The Walkie Scorchie’s crash and burn spree continues with reports now emerging that it has burnt through a carpet, melted paint and cracked tiles in nearby shops.
This comes after a hot beam of hot light reflecting from the 20 Fenchurch Street skyscraper seemingly fried a Jaguar last week.
Ali Akay of Re-Style Barbers, whose carpet caught fire, now wants the developers to do something about the skyscraper’s burning power as soon as possible.
“It’s not my problem – even the wood [of the door] is burning and all our product is melting. It’s not safe,” he told City A.M.
Some revellers claimed that the area beneath the skyscraper is “hotter than Mumbai” and others have suggested taking the “building down”. Temperatures as high as 70 degrees Celsius have been recorded in the affected areas where light has been said to temporarily blind passers-by.
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Malka Baker, a House of Commons guide, said: “I’ve just been to Mumbai and it’s hotter than Mumbai. Can they put a shield on it? They need to do something.”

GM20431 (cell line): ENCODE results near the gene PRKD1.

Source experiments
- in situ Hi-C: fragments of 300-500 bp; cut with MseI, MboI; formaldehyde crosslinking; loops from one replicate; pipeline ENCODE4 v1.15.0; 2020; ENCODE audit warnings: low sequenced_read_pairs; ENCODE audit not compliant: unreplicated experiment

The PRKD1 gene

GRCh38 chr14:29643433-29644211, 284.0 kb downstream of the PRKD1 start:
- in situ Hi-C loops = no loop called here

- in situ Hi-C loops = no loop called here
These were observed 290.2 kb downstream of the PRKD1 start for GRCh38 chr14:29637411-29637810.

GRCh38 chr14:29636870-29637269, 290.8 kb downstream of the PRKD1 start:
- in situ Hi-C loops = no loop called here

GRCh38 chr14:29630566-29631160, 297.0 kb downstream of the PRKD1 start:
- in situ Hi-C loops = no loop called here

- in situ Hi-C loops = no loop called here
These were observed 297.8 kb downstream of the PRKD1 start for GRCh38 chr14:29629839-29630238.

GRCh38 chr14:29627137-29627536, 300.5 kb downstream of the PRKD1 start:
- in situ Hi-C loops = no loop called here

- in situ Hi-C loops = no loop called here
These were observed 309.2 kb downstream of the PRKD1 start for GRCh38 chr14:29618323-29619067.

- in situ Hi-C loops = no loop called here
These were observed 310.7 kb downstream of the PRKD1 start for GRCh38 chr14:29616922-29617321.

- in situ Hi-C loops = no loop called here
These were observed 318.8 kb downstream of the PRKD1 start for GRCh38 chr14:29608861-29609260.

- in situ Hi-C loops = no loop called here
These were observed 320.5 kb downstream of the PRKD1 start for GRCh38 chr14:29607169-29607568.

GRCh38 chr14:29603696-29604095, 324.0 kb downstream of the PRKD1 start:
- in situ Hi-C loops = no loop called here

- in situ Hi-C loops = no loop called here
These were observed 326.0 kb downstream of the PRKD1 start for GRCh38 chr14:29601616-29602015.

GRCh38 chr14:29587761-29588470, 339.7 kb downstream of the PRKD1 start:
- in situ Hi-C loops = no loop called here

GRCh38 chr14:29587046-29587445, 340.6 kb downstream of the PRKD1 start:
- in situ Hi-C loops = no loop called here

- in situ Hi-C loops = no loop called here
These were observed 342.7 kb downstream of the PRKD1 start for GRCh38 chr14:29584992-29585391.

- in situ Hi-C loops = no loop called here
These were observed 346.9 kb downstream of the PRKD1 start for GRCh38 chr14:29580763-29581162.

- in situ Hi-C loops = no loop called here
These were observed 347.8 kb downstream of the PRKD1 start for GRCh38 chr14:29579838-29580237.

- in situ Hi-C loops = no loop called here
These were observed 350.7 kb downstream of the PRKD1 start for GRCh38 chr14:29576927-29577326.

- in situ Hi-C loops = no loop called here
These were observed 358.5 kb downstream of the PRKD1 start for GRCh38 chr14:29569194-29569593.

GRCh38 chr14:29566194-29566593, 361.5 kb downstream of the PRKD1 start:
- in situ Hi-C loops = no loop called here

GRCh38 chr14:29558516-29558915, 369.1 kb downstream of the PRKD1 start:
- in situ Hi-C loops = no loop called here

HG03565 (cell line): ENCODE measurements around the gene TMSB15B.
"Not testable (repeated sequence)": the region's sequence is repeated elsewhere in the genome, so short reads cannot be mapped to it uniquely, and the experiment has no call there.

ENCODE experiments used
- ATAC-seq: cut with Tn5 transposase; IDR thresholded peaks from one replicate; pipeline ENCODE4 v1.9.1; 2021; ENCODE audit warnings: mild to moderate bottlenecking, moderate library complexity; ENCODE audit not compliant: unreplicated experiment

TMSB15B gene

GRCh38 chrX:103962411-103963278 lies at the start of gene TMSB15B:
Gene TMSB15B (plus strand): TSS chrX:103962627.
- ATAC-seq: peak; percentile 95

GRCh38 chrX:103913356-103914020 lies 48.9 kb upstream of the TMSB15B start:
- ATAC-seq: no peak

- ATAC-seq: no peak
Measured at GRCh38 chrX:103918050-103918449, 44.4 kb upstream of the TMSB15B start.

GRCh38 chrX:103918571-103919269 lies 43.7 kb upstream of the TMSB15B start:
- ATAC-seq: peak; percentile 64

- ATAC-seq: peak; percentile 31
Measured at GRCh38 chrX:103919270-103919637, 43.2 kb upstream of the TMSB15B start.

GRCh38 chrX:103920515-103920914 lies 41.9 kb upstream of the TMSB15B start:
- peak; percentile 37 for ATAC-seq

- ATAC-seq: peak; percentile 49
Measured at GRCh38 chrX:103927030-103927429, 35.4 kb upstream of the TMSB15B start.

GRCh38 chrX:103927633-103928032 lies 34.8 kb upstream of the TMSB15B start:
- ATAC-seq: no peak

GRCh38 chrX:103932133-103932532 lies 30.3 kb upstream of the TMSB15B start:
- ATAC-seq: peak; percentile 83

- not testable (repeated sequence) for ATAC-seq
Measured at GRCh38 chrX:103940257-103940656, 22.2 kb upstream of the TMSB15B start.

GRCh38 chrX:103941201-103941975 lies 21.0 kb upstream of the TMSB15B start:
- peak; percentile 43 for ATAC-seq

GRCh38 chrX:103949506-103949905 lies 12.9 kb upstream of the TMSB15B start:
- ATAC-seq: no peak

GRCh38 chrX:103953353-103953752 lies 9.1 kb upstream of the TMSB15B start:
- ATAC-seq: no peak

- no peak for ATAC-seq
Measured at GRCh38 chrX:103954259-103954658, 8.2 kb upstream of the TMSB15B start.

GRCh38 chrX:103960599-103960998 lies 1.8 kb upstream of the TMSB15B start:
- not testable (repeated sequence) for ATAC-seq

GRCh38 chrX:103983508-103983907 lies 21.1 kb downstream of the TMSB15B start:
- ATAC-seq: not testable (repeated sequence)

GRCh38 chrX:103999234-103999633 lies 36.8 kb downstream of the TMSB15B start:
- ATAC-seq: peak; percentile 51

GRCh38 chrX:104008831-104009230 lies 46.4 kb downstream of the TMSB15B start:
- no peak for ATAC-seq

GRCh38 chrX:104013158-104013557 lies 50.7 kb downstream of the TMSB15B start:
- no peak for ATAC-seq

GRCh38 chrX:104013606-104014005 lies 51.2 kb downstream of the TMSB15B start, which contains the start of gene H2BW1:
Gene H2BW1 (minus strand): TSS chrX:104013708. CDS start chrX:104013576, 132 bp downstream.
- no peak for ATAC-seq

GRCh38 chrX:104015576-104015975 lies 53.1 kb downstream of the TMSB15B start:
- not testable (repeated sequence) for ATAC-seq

Another victim of the skyscraper is Tony Nggy of Viet Café whose slates (tiles) heated up and shattered and paint on the front of the restaurant has started melting.
“If it is a problem caused by the [developers] then of course we want them to do something about it,” he said.
Speaking about the issue, Land Securities and Canary Wharf, said:
“We are taking the issue of light reflecting from 20 Fenchurch Street seriously, and are looking into the matter as a priority.
“The phenomenon is caused by the current elevation of the sun in the sky. It currently lasts for approximately two hours per day, with initial modelling suggesting that it will be present for approximately 2-3 weeks.
“As responsible developers we are making every effort to keep local businesses informed and we have communicated with them regularly since the issue first appeared. While we investigate the situation further we have liaised with the City of London to suspend three parking bays in the area which may be affected.
“In addition, we are consulting with local businesses and the City to address the issue in the short-term, while also evaluating longer-term solutions to ensure the issue cannot recur in future.”
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